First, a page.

Father de Smet and the Flathead Indians July 25, 2016Posted by Tantumblogo in Basics, catachesis, Ecumenism, General Catholic, history, manhood, priests, sanctity, Society, Spiritual Warfare, Tradition, true leadership, Virtue.
I posted the audio of the sermon below over 3 years ago, but since the links for the sermon were then on AudioSancto which is now defunct, I was glad to see this sermon come back up on Sensus Fidelium last week.
The sermon discusses the life of St. Peter de Smet and other priests, mostly Jesuits, who very effectively evangelized the quite fierce tribes of the northern plains and Rocky Mountain regions of the United States. These were tribes that had effectively resisted conversion by protestant missionaries for centuries. However, they found the Truth of Jesus Christ, as revealed through the Church and its many faithful priests (at that time), quite irresistible. Tens of thousands of Native Americans were converted to the Faith through the efforts of a mere handful of men, especially Father de Smet (whose biography I strongly recommend). To say it was a struggle would be an understatement.
Not only were the physical dangers enormous, the scope of work incredible, the difficulty in converting what may be termed barbarians, who had engaged in many immoral practices for generations, and making that conversion stick, were almost insurmountable. Many tribes made quick converts, but tended to relapse into bad behavior, especially when protestant Americans, lusting for land and wealth, would come bringing mass quantities of liquor to trade with the tribes – a few barrels of whiskey for 10,000 acres of land, say. Even more tragically, when it became apparent that the Catholic priests were making thousands of lasting converts, the predominately protestant Americans appealed to their government to break the Catholic influence by forcibly removing them from their missions and installing protestants in their place. Most of the natives subsequently fell away, either reverting to animistic religions or adopting a far less efficacious “ecumenical” form of Christianity. Among those who remained nominally Christian, very few had the same depth of conviction and practice they had embraced under Catholic influence.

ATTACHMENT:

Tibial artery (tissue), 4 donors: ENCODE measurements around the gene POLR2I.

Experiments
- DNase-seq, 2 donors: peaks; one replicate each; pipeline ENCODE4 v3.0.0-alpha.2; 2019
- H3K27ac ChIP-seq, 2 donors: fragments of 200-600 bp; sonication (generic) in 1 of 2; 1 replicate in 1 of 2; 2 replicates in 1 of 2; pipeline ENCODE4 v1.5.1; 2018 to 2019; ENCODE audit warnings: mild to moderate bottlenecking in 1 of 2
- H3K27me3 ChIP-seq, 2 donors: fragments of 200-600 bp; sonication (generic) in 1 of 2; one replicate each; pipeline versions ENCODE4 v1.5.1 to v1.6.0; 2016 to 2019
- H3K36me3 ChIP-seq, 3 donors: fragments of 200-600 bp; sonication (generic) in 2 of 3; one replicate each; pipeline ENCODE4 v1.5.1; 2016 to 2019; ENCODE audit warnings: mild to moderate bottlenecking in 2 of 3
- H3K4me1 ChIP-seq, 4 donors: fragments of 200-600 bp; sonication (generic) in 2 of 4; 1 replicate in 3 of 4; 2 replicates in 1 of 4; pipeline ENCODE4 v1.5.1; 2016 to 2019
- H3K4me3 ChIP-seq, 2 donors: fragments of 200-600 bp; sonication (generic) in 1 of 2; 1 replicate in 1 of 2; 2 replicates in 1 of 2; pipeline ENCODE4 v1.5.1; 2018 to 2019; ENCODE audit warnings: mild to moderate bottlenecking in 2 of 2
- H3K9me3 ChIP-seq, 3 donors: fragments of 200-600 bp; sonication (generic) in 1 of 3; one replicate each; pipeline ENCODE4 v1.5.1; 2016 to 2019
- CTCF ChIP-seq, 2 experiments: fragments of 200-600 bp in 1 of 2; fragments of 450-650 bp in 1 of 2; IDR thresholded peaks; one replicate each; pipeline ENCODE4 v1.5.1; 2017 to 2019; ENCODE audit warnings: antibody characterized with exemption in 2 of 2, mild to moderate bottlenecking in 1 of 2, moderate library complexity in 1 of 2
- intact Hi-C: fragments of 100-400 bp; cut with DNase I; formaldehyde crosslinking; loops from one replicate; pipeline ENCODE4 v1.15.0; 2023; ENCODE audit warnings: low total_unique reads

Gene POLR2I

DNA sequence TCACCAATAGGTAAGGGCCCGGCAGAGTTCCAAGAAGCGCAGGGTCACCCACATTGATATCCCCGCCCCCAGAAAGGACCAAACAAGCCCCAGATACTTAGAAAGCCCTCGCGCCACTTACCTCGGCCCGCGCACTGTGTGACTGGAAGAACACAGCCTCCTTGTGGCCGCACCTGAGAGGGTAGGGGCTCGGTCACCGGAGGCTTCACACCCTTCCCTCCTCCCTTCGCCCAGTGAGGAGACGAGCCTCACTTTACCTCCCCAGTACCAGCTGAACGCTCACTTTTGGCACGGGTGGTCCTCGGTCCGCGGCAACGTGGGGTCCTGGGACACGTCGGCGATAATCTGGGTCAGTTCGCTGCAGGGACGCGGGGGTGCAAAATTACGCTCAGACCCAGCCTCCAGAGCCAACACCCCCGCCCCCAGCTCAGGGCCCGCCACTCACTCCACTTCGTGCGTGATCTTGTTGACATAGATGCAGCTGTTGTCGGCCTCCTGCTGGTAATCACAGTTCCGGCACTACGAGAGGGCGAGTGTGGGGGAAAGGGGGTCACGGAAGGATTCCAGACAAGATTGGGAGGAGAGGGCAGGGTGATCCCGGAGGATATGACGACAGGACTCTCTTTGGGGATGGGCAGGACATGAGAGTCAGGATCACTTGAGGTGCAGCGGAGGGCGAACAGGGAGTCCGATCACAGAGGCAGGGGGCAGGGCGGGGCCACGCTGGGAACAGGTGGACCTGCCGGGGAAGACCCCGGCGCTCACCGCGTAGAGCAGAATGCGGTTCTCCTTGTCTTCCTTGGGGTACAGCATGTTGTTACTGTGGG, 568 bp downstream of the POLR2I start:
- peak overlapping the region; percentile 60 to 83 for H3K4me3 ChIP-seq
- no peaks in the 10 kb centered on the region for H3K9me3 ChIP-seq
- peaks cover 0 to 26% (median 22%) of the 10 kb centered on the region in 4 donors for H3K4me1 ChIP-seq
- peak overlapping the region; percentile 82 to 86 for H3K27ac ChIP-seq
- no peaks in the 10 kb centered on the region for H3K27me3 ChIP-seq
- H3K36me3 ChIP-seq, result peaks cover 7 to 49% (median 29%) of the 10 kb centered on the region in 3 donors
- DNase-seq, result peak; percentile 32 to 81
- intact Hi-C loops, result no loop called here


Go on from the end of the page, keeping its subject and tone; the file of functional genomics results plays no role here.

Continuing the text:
All of this was ordered to produce a demoralization in the native peoples to make them less cohesive, less of a threat to manifest destiny, and more apt to be moved, by force, onto always shrinking reservations, reservations often located on land so poor no white wanted it.
I say all the above as someone who is fairly cold to the “noble
savage native” narrative the Left likes to impose. For just one example, Native Americans fought many genocidal wars amongst themselves, which is why there are no, or virtually no, Mohicans or Hurons, among others, around today. There was an urgent need for conversion, not only with regard to the eternal destiny of souls, but as a practical matter. Many of the Catholic priests understood that, and sought to help make Native tribes/communities stronger by giving them a solid moral base on which to stand. Thus, their exclusion from the missionary field permitted by the US government was not simply an instance of anti-Catholic bias, but also one with a tangible worldly purpose in mind.
This has long been one of my favorite sermons to listen to. One of its best characteristics is its destruction of errors like “invincible ignorance” and “implicit baptism by desire”:
Even if you’ve heard this one before, as I have, it’s worth more than one listen! I pick up new points every time I hear it.